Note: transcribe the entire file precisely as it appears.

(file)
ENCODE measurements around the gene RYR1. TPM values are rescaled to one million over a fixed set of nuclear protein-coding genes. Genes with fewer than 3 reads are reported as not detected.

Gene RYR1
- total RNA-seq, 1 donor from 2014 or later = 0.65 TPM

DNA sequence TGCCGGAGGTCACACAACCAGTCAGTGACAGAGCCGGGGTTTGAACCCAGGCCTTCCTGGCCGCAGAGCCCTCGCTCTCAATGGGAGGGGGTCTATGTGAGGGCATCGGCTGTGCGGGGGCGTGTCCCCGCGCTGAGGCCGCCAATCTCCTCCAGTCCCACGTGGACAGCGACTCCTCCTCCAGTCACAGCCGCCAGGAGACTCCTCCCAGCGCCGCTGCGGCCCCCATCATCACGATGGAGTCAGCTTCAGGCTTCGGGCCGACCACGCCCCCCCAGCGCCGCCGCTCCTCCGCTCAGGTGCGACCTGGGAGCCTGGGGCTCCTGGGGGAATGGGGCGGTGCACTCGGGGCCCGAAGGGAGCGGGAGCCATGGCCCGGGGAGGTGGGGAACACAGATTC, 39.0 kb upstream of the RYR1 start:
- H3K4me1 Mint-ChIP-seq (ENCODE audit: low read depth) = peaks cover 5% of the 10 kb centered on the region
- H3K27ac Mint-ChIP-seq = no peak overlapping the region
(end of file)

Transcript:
ENCODE measurements around the gene RYR1. TPM values are rescaled to one million over a fixed set of nuclear protein-coding genes. Genes with fewer than 3 reads are reported as not detected.

Gene RYR1
- total RNA-seq, 1 donor from 2014 or later = 0.65 TPM

DNA sequence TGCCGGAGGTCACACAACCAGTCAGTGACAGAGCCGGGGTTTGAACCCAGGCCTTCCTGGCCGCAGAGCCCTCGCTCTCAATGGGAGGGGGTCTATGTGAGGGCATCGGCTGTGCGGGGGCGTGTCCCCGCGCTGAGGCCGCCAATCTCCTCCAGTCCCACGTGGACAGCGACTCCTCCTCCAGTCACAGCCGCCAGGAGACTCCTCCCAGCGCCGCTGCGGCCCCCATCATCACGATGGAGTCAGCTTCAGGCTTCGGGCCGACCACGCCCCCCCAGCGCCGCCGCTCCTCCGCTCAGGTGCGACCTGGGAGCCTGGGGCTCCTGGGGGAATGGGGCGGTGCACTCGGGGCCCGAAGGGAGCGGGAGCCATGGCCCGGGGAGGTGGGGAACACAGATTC, 39.0 kb upstream of the RYR1 start:
- H3K4me1 Mint-ChIP-seq (ENCODE audit: low read depth) = peaks cover 5% of the 10 kb centered on the region
- H3K27ac Mint-ChIP-seq = no peak overlapping the region